Testing for malaria and other infectious diseases could become as simple as putting on a microneedle patch that does not require extracting blood, using a Rice University-developed device.
The device draws upon protein biomarkers contained in dermal interstitial fluid, what people generally recognise as the fluid inside blisters but surrounds all of the cells in skin.
This fluid contains a multitude of biomarkers for various diseases, such as malaria, which can be used for rapid testing. The disposable patches could be programmed to detect other diseases, potentially including COVID-19, said mechanical engineer Peter Lillehoj of the Rice University Brown School of Engineering.
“In this paper, we focus on malaria detection because this project was funded by the Bill and Melinda Gates Foundation, and it’s a big priority for them,” said Lillehoj, who joined Rice in January as an associate professor of mechanical engineering. “But we can adapt this technology to detect other diseases for which biomarkers appear in interstitial fluid.”
The self-contained test developed by Lillehoj and lead author Xue Jiang, a Rice post-doctoral researcher, delivers a result in about 20 minutes and does not require medical expertise or any equipment.
The sticky patch has 16 hollow microneedles in a 4-by-4 array on one side, coupled with an antibody-based lateral-flow test strip on the other. The antibodies react when they sense protein biomarkers for malaria and turn two readout lines on the strip’s exposed surface red. If the test is negative, only one line turns red.
The needles are treated to be hydrophilic – that is, attracted to water – so the fluid is drawn in and flows through to the test strip. Once the test is complete, the device can be removed like any bandage.
While both microneedles and antibody test strips have been extensively studied, Lillehoj said his lab is the first to combine them into a simple, inexpensive package that will be easy to deploy at the point of need, especially in developing regions where finger-prick blood sampling and the availability of trained medical personnel to diagnose samples may be challenging.
The hollow needles are 375 microns wide and 750 microns long, enough to reach the fluid within skin that is typically between 800 to 1,000 microns thick. The needles are sharp enough to overcome the mechanical stress of entering the skin.
“Xue and I have applied the patch to our skin, and it doesn’t feel painful at all compared to a finger prick or a blood draw,” Lillehoj said. “It’s less painful than getting a splinter. I would say it feels like putting tape on your skin and then peeling it off.”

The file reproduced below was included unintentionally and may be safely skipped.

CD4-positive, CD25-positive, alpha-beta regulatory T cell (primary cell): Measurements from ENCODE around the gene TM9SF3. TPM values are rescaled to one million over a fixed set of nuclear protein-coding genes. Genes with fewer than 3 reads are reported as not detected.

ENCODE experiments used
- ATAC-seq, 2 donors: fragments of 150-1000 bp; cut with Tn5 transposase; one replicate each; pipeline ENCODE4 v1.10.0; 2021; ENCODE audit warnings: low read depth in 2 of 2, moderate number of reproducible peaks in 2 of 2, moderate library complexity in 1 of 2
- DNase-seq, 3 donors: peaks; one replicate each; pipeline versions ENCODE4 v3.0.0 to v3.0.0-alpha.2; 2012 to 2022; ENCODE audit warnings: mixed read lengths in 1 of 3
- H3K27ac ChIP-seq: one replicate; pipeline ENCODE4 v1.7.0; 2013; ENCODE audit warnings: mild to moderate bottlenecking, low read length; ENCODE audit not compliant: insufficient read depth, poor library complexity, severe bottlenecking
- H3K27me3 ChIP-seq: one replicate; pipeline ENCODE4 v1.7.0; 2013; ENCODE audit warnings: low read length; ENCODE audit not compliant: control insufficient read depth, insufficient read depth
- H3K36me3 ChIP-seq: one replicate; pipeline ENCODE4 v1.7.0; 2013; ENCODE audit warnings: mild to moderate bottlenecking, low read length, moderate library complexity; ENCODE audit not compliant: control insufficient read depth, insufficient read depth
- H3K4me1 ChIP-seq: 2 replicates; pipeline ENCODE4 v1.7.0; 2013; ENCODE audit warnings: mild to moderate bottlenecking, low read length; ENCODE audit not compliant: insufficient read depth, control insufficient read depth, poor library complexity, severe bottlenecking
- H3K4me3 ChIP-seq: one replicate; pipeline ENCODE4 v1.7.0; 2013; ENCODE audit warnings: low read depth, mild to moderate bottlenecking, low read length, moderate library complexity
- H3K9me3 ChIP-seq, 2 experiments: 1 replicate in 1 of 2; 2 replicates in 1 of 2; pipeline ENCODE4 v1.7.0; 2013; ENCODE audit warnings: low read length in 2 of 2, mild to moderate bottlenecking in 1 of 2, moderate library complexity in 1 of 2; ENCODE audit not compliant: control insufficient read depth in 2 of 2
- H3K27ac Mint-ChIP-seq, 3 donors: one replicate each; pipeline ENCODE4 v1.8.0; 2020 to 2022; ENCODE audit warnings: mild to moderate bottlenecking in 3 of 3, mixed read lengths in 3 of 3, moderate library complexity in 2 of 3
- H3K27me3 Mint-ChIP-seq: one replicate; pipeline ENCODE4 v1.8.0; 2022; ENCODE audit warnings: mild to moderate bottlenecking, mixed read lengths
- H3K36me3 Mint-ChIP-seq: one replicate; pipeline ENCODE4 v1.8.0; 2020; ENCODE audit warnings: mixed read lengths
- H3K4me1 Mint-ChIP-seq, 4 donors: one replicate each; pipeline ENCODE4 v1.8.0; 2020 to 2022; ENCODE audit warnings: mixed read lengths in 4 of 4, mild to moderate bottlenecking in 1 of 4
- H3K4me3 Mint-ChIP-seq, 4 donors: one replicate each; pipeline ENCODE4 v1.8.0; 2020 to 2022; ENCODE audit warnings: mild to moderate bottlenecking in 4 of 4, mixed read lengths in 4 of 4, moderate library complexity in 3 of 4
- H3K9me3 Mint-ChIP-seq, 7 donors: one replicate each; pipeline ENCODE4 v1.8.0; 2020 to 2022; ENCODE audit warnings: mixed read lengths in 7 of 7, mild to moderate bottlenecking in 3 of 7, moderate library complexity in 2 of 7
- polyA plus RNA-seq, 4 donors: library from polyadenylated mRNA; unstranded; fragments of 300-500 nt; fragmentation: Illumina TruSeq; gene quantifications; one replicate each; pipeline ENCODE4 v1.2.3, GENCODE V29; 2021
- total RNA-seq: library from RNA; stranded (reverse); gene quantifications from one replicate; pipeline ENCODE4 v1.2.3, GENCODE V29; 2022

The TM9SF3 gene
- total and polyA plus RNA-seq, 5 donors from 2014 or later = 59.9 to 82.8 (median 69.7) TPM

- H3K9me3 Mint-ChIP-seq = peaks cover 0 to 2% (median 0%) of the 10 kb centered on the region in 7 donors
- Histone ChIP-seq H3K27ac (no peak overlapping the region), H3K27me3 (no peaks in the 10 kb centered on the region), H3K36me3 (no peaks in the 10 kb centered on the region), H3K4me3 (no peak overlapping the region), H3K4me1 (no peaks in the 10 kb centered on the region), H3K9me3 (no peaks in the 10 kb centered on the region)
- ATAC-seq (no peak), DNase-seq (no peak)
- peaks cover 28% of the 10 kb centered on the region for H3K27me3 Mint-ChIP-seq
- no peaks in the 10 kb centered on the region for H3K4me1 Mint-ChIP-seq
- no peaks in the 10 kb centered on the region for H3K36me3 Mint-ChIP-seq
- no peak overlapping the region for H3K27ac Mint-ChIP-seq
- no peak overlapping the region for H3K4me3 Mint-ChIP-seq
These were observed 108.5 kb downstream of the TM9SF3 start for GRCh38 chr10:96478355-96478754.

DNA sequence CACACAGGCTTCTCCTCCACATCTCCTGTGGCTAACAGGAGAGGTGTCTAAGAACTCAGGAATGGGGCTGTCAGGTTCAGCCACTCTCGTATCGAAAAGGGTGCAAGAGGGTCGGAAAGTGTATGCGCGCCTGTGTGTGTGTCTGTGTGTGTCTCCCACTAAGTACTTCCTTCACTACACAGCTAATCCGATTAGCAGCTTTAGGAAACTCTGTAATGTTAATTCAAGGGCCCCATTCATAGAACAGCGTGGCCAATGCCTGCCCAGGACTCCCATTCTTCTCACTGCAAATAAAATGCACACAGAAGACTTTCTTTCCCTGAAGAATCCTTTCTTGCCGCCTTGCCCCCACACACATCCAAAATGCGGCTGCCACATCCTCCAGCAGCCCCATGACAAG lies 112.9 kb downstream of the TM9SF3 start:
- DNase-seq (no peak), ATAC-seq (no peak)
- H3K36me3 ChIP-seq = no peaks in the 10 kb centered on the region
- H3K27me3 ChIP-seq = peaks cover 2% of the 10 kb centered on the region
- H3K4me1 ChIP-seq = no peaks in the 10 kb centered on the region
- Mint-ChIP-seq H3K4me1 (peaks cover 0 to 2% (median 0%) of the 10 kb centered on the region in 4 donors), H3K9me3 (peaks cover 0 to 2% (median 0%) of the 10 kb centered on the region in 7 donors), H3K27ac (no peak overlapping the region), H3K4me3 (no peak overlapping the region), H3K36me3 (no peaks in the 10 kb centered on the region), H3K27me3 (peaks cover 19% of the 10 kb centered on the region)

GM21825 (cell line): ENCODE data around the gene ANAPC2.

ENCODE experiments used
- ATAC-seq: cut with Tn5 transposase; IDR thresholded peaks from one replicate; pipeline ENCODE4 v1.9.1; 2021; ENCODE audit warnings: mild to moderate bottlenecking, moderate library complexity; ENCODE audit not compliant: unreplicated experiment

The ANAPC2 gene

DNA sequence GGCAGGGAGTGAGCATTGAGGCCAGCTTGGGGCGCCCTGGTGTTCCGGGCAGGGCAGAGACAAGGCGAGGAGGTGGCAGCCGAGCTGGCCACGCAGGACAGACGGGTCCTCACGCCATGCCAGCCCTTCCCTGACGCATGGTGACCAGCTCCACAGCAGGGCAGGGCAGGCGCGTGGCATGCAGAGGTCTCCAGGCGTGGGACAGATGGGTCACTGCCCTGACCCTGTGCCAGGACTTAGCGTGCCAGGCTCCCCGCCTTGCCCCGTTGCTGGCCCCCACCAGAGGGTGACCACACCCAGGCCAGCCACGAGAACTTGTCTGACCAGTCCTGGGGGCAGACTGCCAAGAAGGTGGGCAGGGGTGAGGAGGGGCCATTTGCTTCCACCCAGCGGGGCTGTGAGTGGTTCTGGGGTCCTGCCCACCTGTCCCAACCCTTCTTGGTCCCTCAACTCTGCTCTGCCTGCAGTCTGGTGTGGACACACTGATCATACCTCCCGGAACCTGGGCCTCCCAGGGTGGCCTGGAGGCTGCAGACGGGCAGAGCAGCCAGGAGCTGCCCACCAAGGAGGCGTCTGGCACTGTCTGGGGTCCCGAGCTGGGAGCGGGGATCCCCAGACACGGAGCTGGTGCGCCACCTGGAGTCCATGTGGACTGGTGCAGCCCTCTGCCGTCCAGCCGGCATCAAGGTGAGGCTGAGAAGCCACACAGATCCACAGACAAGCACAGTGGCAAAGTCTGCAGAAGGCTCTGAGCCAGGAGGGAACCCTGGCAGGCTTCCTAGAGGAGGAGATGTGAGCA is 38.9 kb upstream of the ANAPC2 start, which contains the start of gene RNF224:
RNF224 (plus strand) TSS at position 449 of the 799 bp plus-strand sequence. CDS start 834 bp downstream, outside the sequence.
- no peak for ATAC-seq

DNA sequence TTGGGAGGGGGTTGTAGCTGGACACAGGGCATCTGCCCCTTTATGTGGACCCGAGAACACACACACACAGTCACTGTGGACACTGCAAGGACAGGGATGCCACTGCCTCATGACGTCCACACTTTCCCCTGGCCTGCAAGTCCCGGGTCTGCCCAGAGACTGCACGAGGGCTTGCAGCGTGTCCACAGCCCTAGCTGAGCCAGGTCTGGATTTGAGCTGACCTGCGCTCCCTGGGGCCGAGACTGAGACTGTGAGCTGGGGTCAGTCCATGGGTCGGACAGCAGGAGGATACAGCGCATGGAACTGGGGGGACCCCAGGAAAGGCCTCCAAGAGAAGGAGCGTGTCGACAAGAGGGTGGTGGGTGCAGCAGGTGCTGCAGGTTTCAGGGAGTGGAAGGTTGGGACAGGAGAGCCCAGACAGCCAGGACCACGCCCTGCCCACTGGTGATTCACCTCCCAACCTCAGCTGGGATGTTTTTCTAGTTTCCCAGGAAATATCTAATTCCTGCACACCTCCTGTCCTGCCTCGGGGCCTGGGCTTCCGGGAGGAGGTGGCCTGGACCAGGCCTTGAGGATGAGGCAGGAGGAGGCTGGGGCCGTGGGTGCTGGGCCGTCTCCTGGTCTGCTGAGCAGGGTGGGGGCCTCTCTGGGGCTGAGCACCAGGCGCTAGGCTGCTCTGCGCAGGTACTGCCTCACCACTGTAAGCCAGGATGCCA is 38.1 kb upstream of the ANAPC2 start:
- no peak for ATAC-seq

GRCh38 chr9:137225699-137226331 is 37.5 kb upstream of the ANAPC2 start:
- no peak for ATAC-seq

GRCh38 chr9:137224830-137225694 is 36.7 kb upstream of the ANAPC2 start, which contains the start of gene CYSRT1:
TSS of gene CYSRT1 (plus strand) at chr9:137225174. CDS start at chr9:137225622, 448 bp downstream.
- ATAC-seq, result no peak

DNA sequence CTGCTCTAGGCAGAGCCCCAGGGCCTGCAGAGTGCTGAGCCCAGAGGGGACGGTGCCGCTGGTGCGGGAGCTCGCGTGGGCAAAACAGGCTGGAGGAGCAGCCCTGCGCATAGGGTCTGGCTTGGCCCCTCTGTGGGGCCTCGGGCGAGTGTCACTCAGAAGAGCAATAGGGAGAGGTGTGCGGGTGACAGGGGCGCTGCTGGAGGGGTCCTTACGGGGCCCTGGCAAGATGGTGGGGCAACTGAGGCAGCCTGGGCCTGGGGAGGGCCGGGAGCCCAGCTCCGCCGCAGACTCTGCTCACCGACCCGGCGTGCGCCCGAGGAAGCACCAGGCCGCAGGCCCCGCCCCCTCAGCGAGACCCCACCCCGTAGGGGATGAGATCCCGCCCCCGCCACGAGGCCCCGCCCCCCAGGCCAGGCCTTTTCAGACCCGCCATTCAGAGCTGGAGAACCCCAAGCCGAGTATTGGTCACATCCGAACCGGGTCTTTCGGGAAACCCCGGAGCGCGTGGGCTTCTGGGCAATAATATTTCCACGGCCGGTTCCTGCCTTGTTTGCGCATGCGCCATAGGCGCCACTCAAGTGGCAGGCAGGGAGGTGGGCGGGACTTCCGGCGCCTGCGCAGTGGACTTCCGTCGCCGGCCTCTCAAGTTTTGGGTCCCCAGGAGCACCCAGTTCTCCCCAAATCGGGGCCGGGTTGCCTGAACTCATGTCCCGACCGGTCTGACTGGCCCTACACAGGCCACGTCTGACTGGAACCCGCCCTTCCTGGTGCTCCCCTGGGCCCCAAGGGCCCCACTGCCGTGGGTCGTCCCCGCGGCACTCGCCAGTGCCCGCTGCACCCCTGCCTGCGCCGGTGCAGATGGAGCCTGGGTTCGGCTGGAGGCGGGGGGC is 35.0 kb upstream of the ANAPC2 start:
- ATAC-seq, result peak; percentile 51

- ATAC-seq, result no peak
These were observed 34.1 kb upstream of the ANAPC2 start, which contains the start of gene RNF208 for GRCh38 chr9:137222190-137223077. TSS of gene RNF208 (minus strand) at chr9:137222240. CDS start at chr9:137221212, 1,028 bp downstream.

They think the familiar form factor may provide some comfort, especially to children. “We didn’t intend for it to look like a bandage,” he said. “We started with a rectangular shape and then just rounded the edges to make it a little more presentable. We didn’t plan for that, but perhaps it makes the patch more relatable to the general public.”
He estimated individual patches could cost about $1 if and when they are produced in bulk.
Rapid diagnostic tests are one of the most commonly used tests to detect and screen for infectious diseases in the developing world. While these tests are simple, inexpensive, and readily available, they rely on finger-prick blood sampling, which requires trained medical personnel, poses risks of infection, and can complicate cooperation in young children, asymptomatic individuals, and communities with blood taboos. Here, we report a novel microneedle-based skin patch for the rapid detection of protein biomarkers in dermal interstitial fluid. Sample collection is facilitated by a hydrophilic hollow microneedle array that autonomously extracts and transports interstitial fluid to an antibody-based lateral flow test strip via surface tension for colorimetric antigen detection. We employ a simple gold enhancement treatment to enhance the detection sensitivity of this colloidal gold-based lateral flow assay and elucidate the underlying mechanism of this enhancement mechanism through experimental investigation. For proof-of-concept, this device was used to detect Plasmodium falciparum histidine-rich protein 2, a biomarker for malaria infection, which could be detected at concentrations as low as 8 ng/mL. Each test can be completed in <20 min and requires no equipment. To the best of our knowledge, this work is the first demonstration of a microneedle-based lateral flow assay for rapid protein detection in dermal interstitial fluid. In addition to its simplicity, minimally invasive nature, and low cost, this diagnostic device can be readily adapted to detect other protein biomarkers in interstitial fluid, making it a promising tool for point-of-care testing.
Xue Jiang, Peter B Lillehoj
Rice University material
Microsystems & Nanoengineering full text (open access)